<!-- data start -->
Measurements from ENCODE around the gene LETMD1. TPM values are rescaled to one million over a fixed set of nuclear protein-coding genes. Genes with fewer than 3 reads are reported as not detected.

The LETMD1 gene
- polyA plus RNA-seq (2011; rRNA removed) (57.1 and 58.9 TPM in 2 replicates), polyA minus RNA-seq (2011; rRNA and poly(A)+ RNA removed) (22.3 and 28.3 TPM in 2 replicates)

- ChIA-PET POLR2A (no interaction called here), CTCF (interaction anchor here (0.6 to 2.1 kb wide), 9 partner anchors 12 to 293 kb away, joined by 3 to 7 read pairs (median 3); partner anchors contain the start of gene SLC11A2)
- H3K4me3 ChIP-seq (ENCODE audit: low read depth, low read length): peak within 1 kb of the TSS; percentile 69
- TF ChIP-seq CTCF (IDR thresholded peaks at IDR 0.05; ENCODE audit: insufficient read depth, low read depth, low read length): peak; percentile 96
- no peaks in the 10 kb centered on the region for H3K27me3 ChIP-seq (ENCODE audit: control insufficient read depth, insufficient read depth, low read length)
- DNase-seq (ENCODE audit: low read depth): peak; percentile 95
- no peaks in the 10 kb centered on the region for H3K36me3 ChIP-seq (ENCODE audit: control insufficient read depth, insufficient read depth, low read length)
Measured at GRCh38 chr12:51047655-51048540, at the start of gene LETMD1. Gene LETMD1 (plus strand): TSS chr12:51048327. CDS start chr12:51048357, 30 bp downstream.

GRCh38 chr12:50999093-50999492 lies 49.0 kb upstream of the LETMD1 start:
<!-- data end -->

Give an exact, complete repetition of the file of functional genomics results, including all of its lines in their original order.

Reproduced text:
Measurements from ENCODE around the gene LETMD1. TPM values are rescaled to one million over a fixed set of nuclear protein-coding genes. Genes with fewer than 3 reads are reported as not detected.

The LETMD1 gene
- polyA plus RNA-seq (2011; rRNA removed) (57.1 and 58.9 TPM in 2 replicates), polyA minus RNA-seq (2011; rRNA and poly(A)+ RNA removed) (22.3 and 28.3 TPM in 2 replicates)

- ChIA-PET POLR2A (no interaction called here), CTCF (interaction anchor here (0.6 to 2.1 kb wide), 9 partner anchors 12 to 293 kb away, joined by 3 to 7 read pairs (median 3); partner anchors contain the start of gene SLC11A2)
- H3K4me3 ChIP-seq (ENCODE audit: low read depth, low read length): peak within 1 kb of the TSS; percentile 69
- TF ChIP-seq CTCF (IDR thresholded peaks at IDR 0.05; ENCODE audit: insufficient read depth, low read depth, low read length): peak; percentile 96
- no peaks in the 10 kb centered on the region for H3K27me3 ChIP-seq (ENCODE audit: control insufficient read depth, insufficient read depth, low read length)
- DNase-seq (ENCODE audit: low read depth): peak; percentile 95
- no peaks in the 10 kb centered on the region for H3K36me3 ChIP-seq (ENCODE audit: control insufficient read depth, insufficient read depth, low read length)
Measured at GRCh38 chr12:51047655-51048540, at the start of gene LETMD1. Gene LETMD1 (plus strand): TSS chr12:51048327. CDS start chr12:51048357, 30 bp downstream.

GRCh38 chr12:50999093-50999492 lies 49.0 kb upstream of the LETMD1 start: